Why High Inflation may Return to Iran

By Alireza Ramezani, for Al-Monitor. Any opinions expressed are those of the author, and do not necessarily reflect the views of Iran Business News.

Top Iranian banking executives agreed Feb. 13 to cut the deposit rate of one-year rial saving accounts by two percentage points — from 20% to 18% — for the second time this Iranian calendar year (ending March 19). The decision came after persistent calls by monetary authorities on banks to set interest rates based on inflation, which now hovers around 12% — down from 40% in mid-2013, when President Hassan Rouhani was elected.

A day after the announcement, the Money and Credit Council approved the suggested rate, saying all commercial banks and financial institutions will have to comply as of Feb. 21. The council also lowered the business loan rate ceiling from 24% to 22%, in an attempt to make loans more affordable. Abdonasser Hemmati, head of the state banks coordination council and CEO of Bank Melli, on Feb. 13 warned financial institutions against violating the imposed rate cuts. Three days earlier, in a TV program broadcast on state television, he had said that the ideal deposit rate is 16%, given the lower inflation.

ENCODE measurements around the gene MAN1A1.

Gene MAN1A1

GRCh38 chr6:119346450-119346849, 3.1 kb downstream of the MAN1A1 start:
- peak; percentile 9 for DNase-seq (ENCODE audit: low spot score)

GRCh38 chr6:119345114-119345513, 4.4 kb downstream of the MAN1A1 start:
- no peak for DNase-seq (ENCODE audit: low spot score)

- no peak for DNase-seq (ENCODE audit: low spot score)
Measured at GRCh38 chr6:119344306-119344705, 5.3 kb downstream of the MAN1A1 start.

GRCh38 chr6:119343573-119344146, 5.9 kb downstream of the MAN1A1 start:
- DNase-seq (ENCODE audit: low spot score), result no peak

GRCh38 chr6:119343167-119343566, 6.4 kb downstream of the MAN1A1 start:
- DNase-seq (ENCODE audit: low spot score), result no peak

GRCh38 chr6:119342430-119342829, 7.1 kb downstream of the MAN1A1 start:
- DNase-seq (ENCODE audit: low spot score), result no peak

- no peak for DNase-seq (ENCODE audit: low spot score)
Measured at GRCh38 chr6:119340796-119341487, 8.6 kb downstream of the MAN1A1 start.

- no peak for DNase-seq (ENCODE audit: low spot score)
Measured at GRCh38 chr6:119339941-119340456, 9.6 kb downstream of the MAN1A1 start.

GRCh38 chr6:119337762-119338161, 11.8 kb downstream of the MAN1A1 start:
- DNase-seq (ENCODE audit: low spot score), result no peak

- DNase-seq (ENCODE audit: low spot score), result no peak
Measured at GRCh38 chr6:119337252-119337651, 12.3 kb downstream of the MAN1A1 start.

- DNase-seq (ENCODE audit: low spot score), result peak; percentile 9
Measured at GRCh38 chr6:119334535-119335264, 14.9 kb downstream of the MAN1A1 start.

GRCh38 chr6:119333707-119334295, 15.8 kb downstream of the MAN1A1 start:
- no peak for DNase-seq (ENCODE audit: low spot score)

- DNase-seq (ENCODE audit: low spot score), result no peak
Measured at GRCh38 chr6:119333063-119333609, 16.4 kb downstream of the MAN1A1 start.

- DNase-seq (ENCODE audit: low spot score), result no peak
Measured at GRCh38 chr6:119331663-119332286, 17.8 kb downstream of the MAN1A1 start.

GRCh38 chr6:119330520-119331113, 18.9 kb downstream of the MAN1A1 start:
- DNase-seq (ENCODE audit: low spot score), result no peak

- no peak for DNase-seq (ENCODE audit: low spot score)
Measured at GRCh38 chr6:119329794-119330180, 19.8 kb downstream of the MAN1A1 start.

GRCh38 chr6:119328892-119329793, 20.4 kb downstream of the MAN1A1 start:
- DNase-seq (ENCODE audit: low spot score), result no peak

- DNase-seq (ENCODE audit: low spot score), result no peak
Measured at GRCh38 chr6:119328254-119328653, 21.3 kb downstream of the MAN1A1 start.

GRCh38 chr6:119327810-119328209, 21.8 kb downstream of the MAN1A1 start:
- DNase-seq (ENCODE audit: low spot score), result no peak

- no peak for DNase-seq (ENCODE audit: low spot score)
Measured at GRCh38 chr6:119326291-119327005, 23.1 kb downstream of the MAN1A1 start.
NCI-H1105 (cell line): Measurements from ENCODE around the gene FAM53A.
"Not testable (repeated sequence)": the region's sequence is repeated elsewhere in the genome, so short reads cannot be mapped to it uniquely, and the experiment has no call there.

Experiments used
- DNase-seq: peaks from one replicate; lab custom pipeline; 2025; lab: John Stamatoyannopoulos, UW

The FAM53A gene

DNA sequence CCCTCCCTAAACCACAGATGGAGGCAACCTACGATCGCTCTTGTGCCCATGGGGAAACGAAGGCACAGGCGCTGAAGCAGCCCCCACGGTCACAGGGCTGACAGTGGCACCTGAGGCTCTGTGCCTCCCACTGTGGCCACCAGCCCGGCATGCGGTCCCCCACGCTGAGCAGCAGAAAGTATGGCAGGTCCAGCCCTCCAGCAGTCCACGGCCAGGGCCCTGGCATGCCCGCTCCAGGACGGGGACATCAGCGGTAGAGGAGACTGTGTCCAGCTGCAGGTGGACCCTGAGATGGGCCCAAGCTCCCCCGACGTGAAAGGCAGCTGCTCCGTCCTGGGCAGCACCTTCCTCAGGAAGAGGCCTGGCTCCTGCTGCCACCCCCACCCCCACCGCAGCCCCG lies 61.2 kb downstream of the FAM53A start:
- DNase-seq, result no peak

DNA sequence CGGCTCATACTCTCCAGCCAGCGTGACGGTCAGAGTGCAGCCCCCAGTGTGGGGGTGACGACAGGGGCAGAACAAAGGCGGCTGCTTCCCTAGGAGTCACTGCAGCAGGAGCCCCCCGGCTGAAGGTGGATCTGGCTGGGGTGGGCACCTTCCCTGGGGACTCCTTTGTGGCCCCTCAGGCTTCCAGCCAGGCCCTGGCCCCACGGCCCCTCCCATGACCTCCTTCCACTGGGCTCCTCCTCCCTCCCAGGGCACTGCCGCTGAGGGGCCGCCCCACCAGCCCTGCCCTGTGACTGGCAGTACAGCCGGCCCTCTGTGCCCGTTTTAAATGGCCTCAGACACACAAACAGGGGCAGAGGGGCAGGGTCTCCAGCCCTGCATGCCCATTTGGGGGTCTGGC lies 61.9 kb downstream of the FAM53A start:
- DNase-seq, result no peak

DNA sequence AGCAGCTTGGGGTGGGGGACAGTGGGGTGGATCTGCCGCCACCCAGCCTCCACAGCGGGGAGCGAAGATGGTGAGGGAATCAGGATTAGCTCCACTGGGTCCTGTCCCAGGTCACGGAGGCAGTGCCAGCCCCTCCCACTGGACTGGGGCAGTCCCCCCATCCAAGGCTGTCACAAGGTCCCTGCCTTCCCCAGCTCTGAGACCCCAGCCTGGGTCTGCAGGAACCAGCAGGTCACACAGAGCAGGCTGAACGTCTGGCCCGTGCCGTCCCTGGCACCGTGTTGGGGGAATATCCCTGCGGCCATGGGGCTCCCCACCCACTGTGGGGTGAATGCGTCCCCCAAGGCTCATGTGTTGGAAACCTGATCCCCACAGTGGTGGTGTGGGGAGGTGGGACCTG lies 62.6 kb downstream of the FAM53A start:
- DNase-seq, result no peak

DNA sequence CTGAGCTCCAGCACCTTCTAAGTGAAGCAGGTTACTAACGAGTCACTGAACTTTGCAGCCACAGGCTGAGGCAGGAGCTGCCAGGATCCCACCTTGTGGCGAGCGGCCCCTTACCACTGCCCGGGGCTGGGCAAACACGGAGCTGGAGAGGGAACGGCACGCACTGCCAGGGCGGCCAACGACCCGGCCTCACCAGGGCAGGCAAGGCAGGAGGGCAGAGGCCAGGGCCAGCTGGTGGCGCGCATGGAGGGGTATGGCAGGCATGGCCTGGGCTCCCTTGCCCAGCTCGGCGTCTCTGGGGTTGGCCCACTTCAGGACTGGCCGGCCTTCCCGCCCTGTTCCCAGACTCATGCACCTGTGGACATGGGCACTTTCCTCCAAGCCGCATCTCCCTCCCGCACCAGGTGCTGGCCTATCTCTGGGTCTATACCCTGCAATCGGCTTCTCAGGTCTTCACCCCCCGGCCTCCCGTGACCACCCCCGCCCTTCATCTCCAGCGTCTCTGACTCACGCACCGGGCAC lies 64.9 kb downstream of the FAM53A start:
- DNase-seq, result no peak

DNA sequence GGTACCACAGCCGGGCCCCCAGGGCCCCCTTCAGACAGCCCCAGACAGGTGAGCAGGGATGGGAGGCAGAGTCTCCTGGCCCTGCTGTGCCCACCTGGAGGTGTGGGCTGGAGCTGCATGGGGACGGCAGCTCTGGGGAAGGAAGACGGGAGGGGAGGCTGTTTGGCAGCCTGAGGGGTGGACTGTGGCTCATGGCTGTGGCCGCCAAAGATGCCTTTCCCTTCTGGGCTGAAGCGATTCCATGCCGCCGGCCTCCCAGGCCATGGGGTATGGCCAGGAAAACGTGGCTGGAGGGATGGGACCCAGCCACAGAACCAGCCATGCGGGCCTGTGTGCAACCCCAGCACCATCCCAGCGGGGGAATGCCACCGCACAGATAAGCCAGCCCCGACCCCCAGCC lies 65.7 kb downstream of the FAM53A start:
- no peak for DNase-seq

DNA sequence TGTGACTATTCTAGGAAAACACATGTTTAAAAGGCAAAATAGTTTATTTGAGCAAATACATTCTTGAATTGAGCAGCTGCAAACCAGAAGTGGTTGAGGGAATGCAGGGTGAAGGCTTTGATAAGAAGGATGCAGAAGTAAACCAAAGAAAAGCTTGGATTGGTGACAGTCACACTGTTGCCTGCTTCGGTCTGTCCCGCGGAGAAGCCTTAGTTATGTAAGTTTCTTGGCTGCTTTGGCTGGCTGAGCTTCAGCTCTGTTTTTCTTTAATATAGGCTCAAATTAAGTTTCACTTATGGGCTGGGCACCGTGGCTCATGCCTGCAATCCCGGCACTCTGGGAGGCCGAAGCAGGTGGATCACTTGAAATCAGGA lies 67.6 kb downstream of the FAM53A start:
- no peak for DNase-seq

The Central Bank of Iran (CBI) is urging banks to slash deposit rates in the hopes that money locked in savings accounts will be channeled to manufacturing and capital markets — both sectors of which are in desperate need of a financial boost.

Most Iranian banks are now reconnected to global transaction network SWIFT after a four-year hiatus due to sanctions, and the government is also vowing to repay a major part of its debt to the banking system. These developments are seen as incentives for banks, which will probably see a fall in money cost and a rise in financial resources. The only major problem yet to be addressed is the issue of non-performing loans, which are estimated at one quadrillion rials ($33.1 billion). Officials hope that as the economy recovers in the post-sanctions era, industrialists will be able to gradually repay their debts to banks.

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